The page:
Virtual reality brings prisoners and their families closer

Virtual reality brings prisoners and their families closer

Image: GovTech

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The Pennsylvania Department of Corrections’ virtual reality testing program is designed to help inmates get started and also improve communication with their children.

Returning to a normal life is a challenge for prisoners. It is difficult for incarcerated parents to re-establish relationships with their children after their incarceration, for example. They only see their children during brief visits to prison visiting rooms while they are incarcerated.

Visiting an incarcerated parent is also stressful for children. According to a Sam Houston State University study on the effects of prison visits on children, 65 percent of participating children showed negative reactions to prison visits, including anxiety, depressive symptoms, and anger.

Virtual reality for inmates can create closeness at a distance

Rather than exposing children to the oppressive atmosphere of a prison, the Pennsylvania Department of Corrections (DOC) is trying a different approach. Thanks to a $680,000 grant from the US Office of Juvenile Justice, 21 Meta Quest 2 headsets were purchased and 11 virtual reality experiences were developed to allow contact between incarcerated parents and their children in virtual reality.

For example, participants can talk to each other as they explore the International Space Station together. The appearance of VR avatars can be customized to make the experience more realistic and personal.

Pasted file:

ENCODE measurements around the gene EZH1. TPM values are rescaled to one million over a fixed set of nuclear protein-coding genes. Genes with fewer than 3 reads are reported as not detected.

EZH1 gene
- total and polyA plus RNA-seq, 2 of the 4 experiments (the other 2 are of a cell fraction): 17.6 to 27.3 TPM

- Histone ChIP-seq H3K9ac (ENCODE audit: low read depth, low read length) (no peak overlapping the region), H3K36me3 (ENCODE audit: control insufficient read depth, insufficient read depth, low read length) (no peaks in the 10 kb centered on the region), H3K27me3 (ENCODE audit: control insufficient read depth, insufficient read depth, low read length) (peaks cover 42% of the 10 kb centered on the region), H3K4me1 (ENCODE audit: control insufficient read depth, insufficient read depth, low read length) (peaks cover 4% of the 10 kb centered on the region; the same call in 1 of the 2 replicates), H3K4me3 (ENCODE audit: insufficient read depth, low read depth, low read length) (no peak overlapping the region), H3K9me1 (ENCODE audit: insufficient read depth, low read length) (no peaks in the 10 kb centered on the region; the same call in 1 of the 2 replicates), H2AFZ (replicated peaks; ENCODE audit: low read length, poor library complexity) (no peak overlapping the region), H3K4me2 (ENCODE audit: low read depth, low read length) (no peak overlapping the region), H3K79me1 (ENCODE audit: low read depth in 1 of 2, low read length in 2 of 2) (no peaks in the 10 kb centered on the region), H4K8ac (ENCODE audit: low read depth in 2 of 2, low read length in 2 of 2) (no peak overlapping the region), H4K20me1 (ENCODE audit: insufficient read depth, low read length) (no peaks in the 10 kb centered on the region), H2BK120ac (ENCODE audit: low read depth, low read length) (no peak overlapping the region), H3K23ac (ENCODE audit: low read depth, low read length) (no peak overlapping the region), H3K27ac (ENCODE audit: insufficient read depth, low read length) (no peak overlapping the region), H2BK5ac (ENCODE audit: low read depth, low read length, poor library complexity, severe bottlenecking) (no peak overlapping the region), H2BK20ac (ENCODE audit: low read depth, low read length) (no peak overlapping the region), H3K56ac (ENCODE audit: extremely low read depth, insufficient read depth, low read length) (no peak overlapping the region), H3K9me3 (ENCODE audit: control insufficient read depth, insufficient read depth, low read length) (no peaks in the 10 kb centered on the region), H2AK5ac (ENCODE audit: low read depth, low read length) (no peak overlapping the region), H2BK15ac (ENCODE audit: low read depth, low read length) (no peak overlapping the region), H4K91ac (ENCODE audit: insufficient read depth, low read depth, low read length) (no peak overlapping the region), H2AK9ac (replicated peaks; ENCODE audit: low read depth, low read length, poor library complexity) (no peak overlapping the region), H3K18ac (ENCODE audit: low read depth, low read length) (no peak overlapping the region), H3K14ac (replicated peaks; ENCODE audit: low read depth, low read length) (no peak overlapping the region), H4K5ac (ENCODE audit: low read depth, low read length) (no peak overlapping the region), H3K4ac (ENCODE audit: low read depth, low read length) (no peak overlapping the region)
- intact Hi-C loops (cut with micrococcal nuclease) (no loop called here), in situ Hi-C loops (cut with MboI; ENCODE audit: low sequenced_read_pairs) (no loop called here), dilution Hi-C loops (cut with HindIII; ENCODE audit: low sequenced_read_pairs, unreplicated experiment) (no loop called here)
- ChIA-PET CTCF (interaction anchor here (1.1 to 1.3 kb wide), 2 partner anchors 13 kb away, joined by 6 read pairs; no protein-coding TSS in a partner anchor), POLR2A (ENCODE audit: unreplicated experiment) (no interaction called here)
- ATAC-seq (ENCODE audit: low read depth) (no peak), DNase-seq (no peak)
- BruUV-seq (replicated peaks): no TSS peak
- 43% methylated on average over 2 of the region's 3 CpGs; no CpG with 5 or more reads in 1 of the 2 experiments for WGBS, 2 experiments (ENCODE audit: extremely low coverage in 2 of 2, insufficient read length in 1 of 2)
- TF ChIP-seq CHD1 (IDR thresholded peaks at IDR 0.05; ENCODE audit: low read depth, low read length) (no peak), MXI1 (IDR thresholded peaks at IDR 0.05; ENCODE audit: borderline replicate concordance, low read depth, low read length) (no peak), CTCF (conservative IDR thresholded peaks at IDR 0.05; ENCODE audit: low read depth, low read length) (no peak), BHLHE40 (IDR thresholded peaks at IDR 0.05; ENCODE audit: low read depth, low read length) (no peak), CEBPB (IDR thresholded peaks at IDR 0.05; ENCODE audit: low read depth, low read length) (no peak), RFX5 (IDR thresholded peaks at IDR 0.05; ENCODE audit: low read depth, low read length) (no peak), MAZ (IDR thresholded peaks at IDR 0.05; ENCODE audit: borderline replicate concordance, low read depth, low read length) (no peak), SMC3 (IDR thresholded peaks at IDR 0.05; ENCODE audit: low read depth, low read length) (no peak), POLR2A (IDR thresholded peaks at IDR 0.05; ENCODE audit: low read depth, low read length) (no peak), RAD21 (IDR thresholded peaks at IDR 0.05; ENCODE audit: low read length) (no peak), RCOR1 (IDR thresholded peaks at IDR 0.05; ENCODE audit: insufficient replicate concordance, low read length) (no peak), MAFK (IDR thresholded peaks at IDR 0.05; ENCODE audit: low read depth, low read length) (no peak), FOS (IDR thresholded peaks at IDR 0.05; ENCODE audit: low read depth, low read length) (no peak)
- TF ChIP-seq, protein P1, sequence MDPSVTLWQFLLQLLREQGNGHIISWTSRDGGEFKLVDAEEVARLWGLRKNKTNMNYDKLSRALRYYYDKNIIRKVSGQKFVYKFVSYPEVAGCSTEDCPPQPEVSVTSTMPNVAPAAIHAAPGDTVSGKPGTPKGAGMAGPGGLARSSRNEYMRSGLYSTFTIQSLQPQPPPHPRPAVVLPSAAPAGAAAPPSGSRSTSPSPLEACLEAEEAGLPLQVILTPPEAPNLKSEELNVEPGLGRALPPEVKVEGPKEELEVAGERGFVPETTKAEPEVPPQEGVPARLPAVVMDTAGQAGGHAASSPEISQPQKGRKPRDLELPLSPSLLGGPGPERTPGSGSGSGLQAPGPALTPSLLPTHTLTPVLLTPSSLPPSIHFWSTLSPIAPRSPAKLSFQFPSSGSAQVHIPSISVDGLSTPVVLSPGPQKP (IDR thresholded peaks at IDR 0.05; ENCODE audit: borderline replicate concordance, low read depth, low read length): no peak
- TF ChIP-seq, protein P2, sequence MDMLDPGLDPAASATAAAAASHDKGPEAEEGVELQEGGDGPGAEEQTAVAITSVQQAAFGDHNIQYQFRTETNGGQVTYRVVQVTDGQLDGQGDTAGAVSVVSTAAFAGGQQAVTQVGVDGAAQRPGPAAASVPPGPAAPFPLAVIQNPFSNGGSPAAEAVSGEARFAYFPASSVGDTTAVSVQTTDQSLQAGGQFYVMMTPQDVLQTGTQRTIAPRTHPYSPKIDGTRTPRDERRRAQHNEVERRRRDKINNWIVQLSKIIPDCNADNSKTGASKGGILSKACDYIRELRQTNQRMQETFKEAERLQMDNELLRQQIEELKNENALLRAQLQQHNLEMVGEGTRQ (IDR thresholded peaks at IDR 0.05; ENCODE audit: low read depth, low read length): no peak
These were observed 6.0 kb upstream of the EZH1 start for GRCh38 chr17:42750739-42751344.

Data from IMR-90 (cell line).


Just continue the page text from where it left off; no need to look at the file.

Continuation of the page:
Organizations like Amachi Pittsburgh and Public Health Management Corporation in Philadelphia help children by answering questions about the program or the criminal justice system. Staff monitor visits via laptops and help parents start a dialogue.


Deb Sahd from the Department of Corrections explains that such visits from afar mitigate children’s negative experiences. The program is not intended to be a complete substitute for actual tours; after all, children need to be able to see their parents in real life.

Using virtual reality to facilitate re-entry into daily life

VR training has also proven its value many times in the social arena, for example in the reinsertion of unemployed youth or in deal with aggression.

In addition to communication training, the Department of Corrections program also offers virtual reality experiences that show inmates how to shop, use a cell phone or clean an apartment. Similar virtual reality programs existed in the US several years ago.

The DOC uses the VR Wrap Technologies training platform for this purpose. “The goal really here is good family and community reintegration,” says executive director TJ Kennedy. Working with the Pennsylvania Department of Corrections, he sees social value in virtual reality. “And I think both for re-entry, corrections and law enforcement, we’re in a really important place where there are investments that can be leveraged to use new technology.”

Sources: GovTech, daily science

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